By Jonny Lupsha, Wondrium Staff Writer
Lawrence Ferlinghetti, renowned poet and godfather of Beat writers, has died. Ferlinghetti was also a publisher and the owner of the famous City Lights bookstore in San Francisco. Learning about poetry can improve our writing in any genre.
City Lights Booksellers & Publishers owner and prolific poet Lawrence Ferlinghetti has died, reaching the age of 101 before passing. Ferlinghetti mentored and published many Beat Generation poets, most famously including Allen Ginsberg’s “Howl,” which led to Ferlinghetti’s arrest and eventual acquittal.
Aside from being the center of this legendary First Amendment trial, he also wrote poetry that defied simple classification. His work at once lamented and embraced the changing world around him, resulting in sometimes bizarre and often beautiful and profound stanzas.
Studying poetry like Ferlinghetti’s can help improve our writing skills in any genre or format, whether poetry, prose, correspondence, or otherwise.
Poetry: Why Bother?
In her video series Analysis and Critique: How to Engage and Write about Anything, Dr. Dorsey Armstrong, Associate Professor of English and Medieval Literature at Purdue University, offered an explanation of poetry and why it should be studied. She cited scholar Terry Eagleton’s definition of literature as something that “transforms and intensifies ordinary language.”
“Eagleton’s definition of literature also helps to get us closer to a definition of what poetry is,” Dr. Armstrong said. “Poetry plays with words and images in unexpected ways, no matter what else it does.”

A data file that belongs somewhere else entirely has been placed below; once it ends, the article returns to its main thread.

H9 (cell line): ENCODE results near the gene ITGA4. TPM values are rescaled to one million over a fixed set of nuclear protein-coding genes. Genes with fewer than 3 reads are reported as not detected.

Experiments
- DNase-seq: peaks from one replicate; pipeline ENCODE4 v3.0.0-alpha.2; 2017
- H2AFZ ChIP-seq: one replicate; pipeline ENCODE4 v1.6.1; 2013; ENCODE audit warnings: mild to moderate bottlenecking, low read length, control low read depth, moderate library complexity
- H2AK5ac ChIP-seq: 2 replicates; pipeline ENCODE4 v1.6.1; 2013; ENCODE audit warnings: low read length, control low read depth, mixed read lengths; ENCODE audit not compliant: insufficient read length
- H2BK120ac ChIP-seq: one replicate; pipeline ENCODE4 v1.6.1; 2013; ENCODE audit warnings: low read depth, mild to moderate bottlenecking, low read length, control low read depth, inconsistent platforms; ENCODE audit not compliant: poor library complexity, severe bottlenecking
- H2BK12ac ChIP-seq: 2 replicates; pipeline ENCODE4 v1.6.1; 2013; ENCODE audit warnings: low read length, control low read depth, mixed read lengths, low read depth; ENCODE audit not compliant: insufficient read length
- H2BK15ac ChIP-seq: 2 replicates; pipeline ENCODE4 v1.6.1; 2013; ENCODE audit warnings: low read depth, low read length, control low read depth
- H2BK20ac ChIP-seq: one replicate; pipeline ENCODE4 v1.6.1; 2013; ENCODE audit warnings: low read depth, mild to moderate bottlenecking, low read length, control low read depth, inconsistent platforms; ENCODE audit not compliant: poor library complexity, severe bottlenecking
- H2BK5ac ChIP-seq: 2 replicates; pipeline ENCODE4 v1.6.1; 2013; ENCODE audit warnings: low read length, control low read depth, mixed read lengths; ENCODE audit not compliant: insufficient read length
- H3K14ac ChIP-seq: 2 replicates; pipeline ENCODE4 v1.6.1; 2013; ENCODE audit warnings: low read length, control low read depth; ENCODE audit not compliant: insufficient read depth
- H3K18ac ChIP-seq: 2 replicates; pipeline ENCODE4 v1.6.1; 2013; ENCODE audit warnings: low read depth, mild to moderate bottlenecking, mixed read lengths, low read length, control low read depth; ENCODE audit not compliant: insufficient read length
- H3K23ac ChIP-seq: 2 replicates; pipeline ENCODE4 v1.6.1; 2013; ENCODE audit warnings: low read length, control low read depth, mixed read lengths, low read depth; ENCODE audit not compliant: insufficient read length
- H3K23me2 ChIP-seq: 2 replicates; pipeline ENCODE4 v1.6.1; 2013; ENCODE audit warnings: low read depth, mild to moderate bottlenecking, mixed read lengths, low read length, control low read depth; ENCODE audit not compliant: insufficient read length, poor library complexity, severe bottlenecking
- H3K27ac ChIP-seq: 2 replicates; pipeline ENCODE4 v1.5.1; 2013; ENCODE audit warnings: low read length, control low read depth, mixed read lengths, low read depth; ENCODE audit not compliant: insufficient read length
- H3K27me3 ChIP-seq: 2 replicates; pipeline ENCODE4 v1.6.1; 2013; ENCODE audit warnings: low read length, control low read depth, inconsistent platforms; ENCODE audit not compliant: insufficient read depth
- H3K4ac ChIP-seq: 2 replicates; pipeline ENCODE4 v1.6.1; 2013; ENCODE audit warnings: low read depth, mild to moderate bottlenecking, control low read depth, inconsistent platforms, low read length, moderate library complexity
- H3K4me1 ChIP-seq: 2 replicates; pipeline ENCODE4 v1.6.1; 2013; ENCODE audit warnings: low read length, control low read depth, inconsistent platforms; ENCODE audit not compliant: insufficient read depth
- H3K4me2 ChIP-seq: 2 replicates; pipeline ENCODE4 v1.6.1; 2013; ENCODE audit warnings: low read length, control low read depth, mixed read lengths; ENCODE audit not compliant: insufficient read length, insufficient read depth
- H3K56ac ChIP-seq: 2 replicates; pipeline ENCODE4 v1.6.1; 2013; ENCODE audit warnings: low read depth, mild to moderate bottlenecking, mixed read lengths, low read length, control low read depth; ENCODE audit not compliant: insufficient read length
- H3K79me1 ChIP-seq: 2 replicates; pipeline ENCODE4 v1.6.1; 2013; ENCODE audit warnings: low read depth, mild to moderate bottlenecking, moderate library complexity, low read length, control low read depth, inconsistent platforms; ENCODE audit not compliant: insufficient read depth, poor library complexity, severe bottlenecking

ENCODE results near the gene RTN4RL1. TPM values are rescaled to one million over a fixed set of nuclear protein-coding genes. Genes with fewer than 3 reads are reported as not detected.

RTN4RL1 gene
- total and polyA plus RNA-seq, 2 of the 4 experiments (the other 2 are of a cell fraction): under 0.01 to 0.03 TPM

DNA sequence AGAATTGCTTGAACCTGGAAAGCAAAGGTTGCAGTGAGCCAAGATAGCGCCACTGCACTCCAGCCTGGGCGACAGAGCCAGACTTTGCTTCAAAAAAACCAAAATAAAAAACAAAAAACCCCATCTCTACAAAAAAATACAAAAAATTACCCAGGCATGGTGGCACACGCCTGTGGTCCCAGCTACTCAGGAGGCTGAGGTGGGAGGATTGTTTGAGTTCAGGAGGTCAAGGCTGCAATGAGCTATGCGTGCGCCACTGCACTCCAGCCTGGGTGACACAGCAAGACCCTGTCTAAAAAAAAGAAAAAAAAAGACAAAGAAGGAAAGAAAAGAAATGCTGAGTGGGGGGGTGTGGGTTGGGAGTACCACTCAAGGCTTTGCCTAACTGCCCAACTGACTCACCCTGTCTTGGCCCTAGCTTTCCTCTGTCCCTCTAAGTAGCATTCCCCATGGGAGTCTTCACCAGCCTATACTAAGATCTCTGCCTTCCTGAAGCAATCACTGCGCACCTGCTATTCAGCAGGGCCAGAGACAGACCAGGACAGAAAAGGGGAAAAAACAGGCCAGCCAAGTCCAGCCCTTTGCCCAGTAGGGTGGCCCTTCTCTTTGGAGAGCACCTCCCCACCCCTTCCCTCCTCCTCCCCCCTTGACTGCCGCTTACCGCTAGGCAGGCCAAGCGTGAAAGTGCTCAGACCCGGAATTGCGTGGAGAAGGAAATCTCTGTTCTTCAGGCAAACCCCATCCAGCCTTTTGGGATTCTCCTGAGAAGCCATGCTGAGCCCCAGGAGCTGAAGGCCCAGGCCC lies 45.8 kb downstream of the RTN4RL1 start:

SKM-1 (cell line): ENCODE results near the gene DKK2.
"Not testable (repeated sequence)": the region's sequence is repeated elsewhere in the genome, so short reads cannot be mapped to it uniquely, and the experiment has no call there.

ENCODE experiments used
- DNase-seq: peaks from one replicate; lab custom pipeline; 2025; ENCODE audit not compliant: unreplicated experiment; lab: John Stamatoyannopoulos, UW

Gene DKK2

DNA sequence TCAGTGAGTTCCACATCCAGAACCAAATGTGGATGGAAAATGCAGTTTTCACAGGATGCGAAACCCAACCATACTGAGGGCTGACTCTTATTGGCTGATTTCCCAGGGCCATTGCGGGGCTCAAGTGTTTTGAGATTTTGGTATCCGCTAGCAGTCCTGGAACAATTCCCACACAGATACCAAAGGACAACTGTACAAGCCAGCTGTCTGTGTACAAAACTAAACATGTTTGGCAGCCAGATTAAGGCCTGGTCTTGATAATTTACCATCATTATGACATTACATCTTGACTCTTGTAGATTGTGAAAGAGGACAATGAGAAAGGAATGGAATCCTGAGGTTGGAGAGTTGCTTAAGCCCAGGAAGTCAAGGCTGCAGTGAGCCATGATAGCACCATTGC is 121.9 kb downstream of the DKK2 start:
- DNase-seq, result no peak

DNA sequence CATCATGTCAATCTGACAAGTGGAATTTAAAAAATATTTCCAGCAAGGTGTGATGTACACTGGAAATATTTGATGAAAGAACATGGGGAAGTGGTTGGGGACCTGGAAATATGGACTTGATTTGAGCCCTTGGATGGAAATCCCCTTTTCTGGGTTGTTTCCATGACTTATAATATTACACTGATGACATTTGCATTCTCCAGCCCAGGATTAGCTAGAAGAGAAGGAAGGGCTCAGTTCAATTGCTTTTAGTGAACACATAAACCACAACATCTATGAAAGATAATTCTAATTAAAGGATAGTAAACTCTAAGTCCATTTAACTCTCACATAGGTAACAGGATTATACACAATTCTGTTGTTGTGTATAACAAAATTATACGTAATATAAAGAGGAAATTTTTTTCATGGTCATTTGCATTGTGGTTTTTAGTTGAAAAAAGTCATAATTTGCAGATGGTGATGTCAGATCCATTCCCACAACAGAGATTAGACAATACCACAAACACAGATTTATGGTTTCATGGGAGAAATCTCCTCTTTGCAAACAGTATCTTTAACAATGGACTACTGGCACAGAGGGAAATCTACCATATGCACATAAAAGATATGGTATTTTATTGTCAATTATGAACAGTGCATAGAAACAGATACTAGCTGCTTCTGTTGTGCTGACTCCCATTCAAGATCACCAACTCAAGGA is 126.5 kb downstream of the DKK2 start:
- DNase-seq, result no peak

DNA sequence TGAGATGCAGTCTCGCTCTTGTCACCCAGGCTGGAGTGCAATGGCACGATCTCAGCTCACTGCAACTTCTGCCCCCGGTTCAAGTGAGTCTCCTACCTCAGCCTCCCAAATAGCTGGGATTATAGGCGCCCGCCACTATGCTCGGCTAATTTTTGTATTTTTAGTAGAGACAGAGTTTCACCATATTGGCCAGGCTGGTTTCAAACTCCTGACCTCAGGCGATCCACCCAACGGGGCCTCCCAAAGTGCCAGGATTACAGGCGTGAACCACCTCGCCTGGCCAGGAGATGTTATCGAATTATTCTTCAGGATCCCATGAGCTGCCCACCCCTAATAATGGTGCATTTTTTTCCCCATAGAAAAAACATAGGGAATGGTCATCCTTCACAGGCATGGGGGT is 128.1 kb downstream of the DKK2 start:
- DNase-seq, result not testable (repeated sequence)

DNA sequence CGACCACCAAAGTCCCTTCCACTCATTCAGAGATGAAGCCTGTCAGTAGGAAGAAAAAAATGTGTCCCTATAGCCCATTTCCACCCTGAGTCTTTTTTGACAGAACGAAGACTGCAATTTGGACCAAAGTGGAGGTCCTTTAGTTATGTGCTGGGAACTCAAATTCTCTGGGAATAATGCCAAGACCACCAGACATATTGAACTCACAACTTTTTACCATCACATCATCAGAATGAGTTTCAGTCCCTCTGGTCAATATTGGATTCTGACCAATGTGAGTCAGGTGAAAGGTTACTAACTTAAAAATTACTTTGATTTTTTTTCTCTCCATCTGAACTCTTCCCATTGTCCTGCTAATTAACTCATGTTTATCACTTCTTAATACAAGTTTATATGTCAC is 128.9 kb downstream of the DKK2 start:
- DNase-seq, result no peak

So why bother studying poetry, especially if we don’t plan on being poets? According to Dr. Armstrong, by studying particularly clever treatments of language, we can see how words on a page become more than just the sum of their parts. In her words, “The study of poetry can teach us how both following the rules and breaking them can produce really dramatic and engaging effects.”
“Engaging a poem can be a wonderful exercise in analysis—and we can get even more pleasure from doing this once we understand some of the basic conventions of this style of writing.”
Never Fully Dressed without a Simile
“Quite often, people get metaphor and simile confused, and that’s very understandable because they’re alike in many ways, but here’s a quick way, a quick definition, so you can distinguish between the two,” Dr. Armstrong said. “A simile makes a comparison between two things by using the words ‘like’ or ‘as.’ A metaphor would be if you got rid of the ‘like’ or ‘as.'”
For example, Dr. Armstrong said, if a writer said, “Her eyes were like the ocean” or “Her eyes were as blue as the ocean,” those would be similes. If that same writer said, “Her eyes were the ocean,” it would be a metaphor.
“Metaphor and simile can be effective devices for engaging a reader’s attention—as can devices like ‘synecdoche,’ when you use a word describing a part to mean the whole,” Dr. Armstrong said. “For example, the classic line: ‘All hands on deck.’ A close relative of this device is ‘metonymy,’ when a word that describes something associated with an idea is used in place of the usual, logical, practical word.”
To explain metonymy, Dr. Armstrong gave the examples “The White House said today” and “Wall Street reacted strongly.” Obviously these locations themselves are not speaking; they stand in for things like the president and his advisors or key players in the stock market.
Lawrence Ferlinghetti used literary devices like these to add flair to his poetry for most of his life. Sadly, at the age of 101, one city light has gone out.